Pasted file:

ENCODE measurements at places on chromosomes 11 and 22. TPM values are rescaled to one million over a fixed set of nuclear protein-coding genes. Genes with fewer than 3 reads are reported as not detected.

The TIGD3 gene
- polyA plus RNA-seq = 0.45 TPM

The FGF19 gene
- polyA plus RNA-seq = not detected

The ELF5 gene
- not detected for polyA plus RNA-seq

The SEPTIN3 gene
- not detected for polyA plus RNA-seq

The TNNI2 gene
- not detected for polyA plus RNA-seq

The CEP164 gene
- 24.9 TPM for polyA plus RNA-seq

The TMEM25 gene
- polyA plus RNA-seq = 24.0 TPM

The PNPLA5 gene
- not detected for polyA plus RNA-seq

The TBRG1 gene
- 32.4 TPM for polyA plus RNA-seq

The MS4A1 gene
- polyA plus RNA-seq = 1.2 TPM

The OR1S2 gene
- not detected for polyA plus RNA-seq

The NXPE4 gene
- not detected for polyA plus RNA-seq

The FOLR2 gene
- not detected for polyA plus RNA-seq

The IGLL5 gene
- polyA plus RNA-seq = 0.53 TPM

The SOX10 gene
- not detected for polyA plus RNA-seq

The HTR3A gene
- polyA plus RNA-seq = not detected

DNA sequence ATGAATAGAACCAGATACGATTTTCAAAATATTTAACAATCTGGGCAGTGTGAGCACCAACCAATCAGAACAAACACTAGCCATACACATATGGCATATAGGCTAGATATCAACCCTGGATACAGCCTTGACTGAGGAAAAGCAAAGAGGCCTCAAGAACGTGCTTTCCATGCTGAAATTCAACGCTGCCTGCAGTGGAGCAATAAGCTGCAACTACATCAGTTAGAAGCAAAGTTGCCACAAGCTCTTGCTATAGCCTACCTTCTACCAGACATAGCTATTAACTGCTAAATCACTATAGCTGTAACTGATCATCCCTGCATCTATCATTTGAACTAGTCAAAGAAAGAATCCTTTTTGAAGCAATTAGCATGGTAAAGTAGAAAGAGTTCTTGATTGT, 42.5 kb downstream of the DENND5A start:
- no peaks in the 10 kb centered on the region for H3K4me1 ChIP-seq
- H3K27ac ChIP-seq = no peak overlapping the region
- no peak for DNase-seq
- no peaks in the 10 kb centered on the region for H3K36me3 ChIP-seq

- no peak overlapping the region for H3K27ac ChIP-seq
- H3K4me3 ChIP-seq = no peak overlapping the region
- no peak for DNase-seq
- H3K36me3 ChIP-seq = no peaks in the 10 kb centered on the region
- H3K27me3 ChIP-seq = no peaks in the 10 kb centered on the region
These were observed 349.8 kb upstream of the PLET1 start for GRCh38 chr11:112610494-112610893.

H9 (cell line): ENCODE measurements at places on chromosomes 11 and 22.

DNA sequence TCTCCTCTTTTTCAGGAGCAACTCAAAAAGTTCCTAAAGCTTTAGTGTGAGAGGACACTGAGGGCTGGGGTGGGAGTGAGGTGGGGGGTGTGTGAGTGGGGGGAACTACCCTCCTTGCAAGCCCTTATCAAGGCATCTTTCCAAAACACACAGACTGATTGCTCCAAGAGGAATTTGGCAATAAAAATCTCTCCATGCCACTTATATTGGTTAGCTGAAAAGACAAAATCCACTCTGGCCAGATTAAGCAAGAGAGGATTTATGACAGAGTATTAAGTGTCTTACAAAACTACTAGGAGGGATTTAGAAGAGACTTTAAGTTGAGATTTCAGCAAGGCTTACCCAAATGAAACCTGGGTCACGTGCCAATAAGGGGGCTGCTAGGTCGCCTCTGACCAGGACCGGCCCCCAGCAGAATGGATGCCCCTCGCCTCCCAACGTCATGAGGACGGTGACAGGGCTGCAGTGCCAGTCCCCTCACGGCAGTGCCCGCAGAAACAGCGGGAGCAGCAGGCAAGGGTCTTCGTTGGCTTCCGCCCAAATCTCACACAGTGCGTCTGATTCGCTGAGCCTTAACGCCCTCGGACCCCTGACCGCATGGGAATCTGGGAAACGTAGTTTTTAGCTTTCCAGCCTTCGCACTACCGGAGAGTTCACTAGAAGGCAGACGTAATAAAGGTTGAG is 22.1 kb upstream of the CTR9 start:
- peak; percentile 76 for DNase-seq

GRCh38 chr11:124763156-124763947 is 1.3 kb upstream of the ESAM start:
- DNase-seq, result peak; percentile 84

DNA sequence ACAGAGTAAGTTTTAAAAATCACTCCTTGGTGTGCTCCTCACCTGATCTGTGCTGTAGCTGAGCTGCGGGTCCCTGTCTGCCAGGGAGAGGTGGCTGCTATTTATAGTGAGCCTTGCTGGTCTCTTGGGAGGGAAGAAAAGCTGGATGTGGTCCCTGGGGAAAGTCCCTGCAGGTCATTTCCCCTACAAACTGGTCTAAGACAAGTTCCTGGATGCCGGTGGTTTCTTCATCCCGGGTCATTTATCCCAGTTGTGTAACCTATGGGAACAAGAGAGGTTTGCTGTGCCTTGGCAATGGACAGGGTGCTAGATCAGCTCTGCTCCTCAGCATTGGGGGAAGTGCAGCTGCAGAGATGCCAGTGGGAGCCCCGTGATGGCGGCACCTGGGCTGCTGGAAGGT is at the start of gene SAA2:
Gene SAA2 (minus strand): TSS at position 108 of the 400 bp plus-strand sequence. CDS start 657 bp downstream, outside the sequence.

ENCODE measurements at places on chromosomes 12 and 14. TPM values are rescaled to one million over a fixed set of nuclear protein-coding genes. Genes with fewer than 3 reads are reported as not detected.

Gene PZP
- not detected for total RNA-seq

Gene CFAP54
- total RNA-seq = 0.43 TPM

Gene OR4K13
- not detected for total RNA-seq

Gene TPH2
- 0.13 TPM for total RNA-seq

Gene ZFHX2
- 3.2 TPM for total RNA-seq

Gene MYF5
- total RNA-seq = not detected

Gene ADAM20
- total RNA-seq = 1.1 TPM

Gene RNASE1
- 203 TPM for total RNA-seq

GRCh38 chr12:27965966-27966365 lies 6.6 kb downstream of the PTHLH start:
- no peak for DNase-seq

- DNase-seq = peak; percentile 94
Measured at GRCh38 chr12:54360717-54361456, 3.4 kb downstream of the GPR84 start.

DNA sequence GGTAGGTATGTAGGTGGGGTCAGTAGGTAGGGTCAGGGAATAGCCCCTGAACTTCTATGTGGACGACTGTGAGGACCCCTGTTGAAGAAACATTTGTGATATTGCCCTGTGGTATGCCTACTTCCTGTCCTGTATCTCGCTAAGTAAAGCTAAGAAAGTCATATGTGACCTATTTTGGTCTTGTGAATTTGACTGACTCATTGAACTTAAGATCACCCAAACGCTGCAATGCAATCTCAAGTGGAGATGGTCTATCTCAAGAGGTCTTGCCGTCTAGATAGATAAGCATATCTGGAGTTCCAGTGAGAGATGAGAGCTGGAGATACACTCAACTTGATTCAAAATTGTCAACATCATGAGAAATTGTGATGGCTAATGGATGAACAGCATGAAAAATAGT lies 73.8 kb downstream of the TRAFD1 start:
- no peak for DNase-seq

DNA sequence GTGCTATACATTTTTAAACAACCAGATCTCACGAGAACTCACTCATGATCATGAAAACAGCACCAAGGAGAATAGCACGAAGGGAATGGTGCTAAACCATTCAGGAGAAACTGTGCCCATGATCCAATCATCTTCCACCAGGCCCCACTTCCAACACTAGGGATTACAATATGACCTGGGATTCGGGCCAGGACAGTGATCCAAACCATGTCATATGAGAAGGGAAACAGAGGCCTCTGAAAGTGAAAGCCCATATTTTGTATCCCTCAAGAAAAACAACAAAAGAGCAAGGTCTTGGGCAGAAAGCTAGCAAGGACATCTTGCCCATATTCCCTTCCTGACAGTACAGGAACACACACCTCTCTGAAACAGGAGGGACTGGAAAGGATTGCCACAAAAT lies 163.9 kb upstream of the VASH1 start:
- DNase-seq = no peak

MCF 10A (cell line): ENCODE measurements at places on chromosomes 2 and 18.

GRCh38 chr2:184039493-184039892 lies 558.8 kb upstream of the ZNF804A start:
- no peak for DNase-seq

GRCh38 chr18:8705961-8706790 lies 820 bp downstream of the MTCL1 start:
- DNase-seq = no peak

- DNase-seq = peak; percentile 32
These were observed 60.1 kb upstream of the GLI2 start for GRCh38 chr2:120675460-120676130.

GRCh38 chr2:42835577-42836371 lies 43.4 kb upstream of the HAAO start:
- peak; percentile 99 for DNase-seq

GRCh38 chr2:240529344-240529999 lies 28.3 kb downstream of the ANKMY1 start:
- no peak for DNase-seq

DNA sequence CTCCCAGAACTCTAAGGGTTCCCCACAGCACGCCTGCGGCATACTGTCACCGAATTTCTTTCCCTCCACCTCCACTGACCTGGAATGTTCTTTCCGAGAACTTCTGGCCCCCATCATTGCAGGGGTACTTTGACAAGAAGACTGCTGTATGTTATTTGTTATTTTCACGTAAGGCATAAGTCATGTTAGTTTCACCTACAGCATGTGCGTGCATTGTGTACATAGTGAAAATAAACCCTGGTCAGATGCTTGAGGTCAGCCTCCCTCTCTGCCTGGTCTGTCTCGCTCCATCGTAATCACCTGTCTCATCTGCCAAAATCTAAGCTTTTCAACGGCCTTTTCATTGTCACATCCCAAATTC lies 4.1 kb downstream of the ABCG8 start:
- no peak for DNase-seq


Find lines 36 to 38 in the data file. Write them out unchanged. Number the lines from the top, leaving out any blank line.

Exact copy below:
- H3K27ac ChIP-seq = no peak overlapping the region
- no peak for DNase-seq
- no peaks in the 10 kb centered on the region for H3K36me3 ChIP-seq